inkscape --export-text-to-path --export-eps=hist50-good.eps hist50.eps

This reduses size to 40435 bytes.

As a result, correct page produced.

I think you can process all EPS files in a batch (be sure to make a backup,)

I am still not sure that this can be a solution for you.

ps. i feel like it's a bug?.. Your images are quite good, at least gv (3.6.8 here) and inkscape (0.47 r22583 here) shows them right.

share|improve this answer
I just checked for the string Rotate in all my eps files. Nothing. –  stevejb Feb 3 '11 at 23:27
Thanks for the tips. I suppose what I can do is just write a script which batch processes unprocessed eps files before xelatex gets called. I really appreciate the help. –  stevejb Feb 7 '11 at 22:40
so do you think this is a bug in xelatex for handling certain flags in the eps images? I bet the same would not happen for, say, pngs. I suppose the immediate solution is just to use some other format, although eps would be nice. –  stevejb Feb 7 '11 at 22:48
You can declare graphics rule to process on the fly: tex.stackexchange.com/questions/4979/…) –  brownian Feb 8 '11 at 10:17
@stevejb: no, not xelatex, because of having the same result with latex->dvips, pdflatex etc. Yes, that what i wrote means that i claim that there is a bug somewhere in "latex core" -- i don't know actually, i am not professional enough for that. But your images are correct (from both gv's and inkscape's perspective). –  brownian Feb 8 '11 at 10:20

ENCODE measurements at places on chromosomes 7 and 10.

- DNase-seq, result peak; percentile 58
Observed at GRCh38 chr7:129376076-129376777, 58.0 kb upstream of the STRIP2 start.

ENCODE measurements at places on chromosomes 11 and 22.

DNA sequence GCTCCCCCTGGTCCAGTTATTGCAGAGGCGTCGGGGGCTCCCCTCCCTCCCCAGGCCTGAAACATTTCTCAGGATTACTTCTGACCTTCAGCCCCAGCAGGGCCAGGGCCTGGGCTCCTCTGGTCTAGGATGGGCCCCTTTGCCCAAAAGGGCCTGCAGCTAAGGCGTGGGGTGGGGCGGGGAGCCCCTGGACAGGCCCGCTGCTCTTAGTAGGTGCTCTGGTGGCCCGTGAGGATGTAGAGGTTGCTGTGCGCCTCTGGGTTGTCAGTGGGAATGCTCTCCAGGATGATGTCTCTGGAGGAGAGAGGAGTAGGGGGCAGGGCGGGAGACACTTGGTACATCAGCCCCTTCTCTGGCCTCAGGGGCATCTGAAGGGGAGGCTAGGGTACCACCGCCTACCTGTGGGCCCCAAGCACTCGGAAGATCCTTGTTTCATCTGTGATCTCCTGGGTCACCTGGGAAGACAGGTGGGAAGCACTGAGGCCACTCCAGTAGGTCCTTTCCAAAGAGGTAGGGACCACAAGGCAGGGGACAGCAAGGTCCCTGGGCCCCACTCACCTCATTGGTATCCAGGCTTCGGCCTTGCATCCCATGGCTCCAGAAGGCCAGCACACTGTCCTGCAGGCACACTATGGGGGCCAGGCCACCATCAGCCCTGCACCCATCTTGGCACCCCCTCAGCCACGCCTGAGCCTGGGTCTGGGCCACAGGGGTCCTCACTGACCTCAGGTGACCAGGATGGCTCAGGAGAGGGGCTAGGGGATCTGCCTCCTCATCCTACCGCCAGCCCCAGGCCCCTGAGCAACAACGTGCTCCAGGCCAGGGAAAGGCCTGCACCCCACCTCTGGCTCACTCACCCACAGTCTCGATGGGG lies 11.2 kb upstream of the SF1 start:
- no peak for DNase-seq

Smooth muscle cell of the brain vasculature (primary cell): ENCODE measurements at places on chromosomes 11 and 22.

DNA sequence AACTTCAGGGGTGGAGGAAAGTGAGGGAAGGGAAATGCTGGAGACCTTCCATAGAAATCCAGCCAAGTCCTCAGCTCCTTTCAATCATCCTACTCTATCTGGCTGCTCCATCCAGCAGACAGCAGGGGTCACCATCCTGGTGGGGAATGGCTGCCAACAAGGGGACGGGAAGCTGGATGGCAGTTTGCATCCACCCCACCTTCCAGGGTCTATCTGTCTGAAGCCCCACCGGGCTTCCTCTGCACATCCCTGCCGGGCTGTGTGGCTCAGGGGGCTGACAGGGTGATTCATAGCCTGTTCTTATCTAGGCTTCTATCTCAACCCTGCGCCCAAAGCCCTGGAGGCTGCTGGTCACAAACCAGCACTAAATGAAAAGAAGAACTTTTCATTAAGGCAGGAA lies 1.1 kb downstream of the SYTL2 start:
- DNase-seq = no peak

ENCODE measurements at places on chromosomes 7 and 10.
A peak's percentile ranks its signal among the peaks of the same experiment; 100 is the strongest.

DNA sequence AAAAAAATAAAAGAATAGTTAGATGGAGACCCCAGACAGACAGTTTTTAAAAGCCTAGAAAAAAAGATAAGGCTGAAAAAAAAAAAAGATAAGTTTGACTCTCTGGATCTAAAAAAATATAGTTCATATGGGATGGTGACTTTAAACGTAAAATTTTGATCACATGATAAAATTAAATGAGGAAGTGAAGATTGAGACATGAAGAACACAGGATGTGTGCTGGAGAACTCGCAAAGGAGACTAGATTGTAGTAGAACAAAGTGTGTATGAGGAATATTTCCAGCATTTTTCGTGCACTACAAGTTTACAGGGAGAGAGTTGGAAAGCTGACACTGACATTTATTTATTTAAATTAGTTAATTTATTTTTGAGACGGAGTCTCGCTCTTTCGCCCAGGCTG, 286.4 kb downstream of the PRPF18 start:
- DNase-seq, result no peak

add comment

I also don't really have an anwer, I just want to confirm that the problem still exists - and I would call it a problem, if pdflatex and xelatex do not produce the same results, ie. one rotates a figure and the other one does not .. It is definitely problem for me, because I share documents with others and some would compile it with pdflatex and others with xelatex..

I have encountered the problem first now, with a pdf produced by Adobe Acrobat - so I have no eps to fix. Interestingly, the same problem exists with TeXLive 2009 on linux and MikTeX 2.9 on Windows, so it really is xelatex issue..

As for solutions, one thing I did was to use gsview, convert the pdf to eps and then back to pdf - the resulting file is almost 3x bigger, but works with both engines.

An alternative would be using \ifxetex{\rotatebox{-90}{--}} for the affected figures - not elegant and possibly also not future-proof, assuming xelatex will be fixed at some point..

Or does anyone has a better solution?

share|improve this answer
add comment

If you're working with R, it might be you have forgotten to setEPS() before postscript('...').

I had the exact same issue.

share|improve this answer
add comment

I had a similar problem. Fixed it with the program I was using to generate the original EPS. I was working with R and added a horizontal=FALSE inside postscript(). My suggestion is to find a similar option. You don't want to rasterize the image. It defeats the purpose of using EPS.

share|improve this answer
Welcome to TeX.sx! –  texenthusiast Apr 11 '13 at 15:20
add comment

I bet you are creating the EPS from gnuplot, if so use

set terminal postscript enhanced eps

and your EPS and converted will have the correct orientation when included in the document.

(source: http://mathewpeet.org/howto/rotate-postscript/)

share|improve this answer
add comment

Your Answer


By posting your answer, you agree to the privacy policy and terms of service.

Not the answer you're looking for? Browse other questions tagged or ask your own question.